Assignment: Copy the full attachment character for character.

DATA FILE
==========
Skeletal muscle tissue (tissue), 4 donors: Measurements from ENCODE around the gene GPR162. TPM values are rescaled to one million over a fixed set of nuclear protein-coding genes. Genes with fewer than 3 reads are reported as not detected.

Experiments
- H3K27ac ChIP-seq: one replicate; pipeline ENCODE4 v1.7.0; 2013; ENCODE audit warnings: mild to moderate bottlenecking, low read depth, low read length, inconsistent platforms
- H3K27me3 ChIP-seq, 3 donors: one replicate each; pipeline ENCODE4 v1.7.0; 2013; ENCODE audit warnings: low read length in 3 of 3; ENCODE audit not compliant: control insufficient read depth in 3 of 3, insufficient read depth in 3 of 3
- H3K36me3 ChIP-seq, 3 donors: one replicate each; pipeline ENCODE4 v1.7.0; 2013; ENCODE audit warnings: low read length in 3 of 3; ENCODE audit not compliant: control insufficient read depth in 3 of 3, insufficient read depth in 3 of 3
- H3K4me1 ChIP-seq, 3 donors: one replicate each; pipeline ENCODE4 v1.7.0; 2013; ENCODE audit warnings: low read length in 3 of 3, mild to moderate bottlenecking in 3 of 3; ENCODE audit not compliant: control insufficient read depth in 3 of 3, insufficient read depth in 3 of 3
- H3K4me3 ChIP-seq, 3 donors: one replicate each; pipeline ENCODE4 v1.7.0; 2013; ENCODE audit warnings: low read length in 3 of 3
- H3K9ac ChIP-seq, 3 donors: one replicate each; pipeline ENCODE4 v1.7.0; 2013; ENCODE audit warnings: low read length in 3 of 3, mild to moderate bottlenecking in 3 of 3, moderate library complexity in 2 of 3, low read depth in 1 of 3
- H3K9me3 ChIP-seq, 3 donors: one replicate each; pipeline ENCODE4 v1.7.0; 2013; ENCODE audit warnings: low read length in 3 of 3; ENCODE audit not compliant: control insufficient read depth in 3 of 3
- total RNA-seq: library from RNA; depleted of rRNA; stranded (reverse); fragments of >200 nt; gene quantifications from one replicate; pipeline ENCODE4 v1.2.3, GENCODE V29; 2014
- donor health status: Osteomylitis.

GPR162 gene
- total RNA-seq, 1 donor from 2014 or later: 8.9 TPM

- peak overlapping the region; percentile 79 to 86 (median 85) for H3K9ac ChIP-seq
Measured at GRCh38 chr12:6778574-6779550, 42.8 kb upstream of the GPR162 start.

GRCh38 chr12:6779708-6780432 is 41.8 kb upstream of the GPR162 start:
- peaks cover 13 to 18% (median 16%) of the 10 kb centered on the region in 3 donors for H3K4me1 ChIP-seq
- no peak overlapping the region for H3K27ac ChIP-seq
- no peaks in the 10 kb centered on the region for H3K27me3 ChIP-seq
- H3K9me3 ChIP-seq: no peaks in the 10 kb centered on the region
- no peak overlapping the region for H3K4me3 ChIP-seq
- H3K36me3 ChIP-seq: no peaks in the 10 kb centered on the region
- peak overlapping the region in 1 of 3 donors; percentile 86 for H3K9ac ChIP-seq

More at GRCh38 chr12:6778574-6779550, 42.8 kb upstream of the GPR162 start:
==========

Skeletal muscle tissue (tissue), 4 donors: Measurements from ENCODE around the gene GPR162. TPM values are rescaled to one million over a fixed set of nuclear protein-coding genes. Genes with fewer than 3 reads are reported as not detected.

Experiments
- H3K27ac ChIP-seq: one replicate; pipeline ENCODE4 v1.7.0; 2013; ENCODE audit warnings: mild to moderate bottlenecking, low read depth, low read length, inconsistent platforms
- H3K27me3 ChIP-seq, 3 donors: one replicate each; pipeline ENCODE4 v1.7.0; 2013; ENCODE audit warnings: low read length in 3 of 3; ENCODE audit not compliant: control insufficient read depth in 3 of 3, insufficient read depth in 3 of 3
- H3K36me3 ChIP-seq, 3 donors: one replicate each; pipeline ENCODE4 v1.7.0; 2013; ENCODE audit warnings: low read length in 3 of 3; ENCODE audit not compliant: control insufficient read depth in 3 of 3, insufficient read depth in 3 of 3
- H3K4me1 ChIP-seq, 3 donors: one replicate each; pipeline ENCODE4 v1.7.0; 2013; ENCODE audit warnings: low read length in 3 of 3, mild to moderate bottlenecking in 3 of 3; ENCODE audit not compliant: control insufficient read depth in 3 of 3, insufficient read depth in 3 of 3
- H3K4me3 ChIP-seq, 3 donors: one replicate each; pipeline ENCODE4 v1.7.0; 2013; ENCODE audit warnings: low read length in 3 of 3
- H3K9ac ChIP-seq, 3 donors: one replicate each; pipeline ENCODE4 v1.7.0; 2013; ENCODE audit warnings: low read length in 3 of 3, mild to moderate bottlenecking in 3 of 3, moderate library complexity in 2 of 3, low read depth in 1 of 3
- H3K9me3 ChIP-seq, 3 donors: one replicate each; pipeline ENCODE4 v1.7.0; 2013; ENCODE audit warnings: low read length in 3 of 3; ENCODE audit not compliant: control insufficient read depth in 3 of 3
- total RNA-seq: library from RNA; depleted of rRNA; stranded (reverse); fragments of >200 nt; gene quantifications from one replicate; pipeline ENCODE4 v1.2.3, GENCODE V29; 2014
- donor health status: Osteomylitis.

GPR162 gene
- total RNA-seq, 1 donor from 2014 or later: 8.9 TPM

- peak overlapping the region; percentile 79 to 86 (median 85) for H3K9ac ChIP-seq
Measured at GRCh38 chr12:6778574-6779550, 42.8 kb upstream of the GPR162 start.

GRCh38 chr12:6779708-6780432 is 41.8 kb upstream of the GPR162 start:
- peaks cover 13 to 18% (median 16%) of the 10 kb centered on the region in 3 donors for H3K4me1 ChIP-seq
- no peak overlapping the region for H3K27ac ChIP-seq
- no peaks in the 10 kb centered on the region for H3K27me3 ChIP-seq
- H3K9me3 ChIP-seq: no peaks in the 10 kb centered on the region
- no peak overlapping the region for H3K4me3 ChIP-seq
- H3K36me3 ChIP-seq: no peaks in the 10 kb centered on the region
- peak overlapping the region in 1 of 3 donors; percentile 86 for H3K9ac ChIP-seq

More at GRCh38 chr12:6778574-6779550, 42.8 kb upstream of the GPR162 start: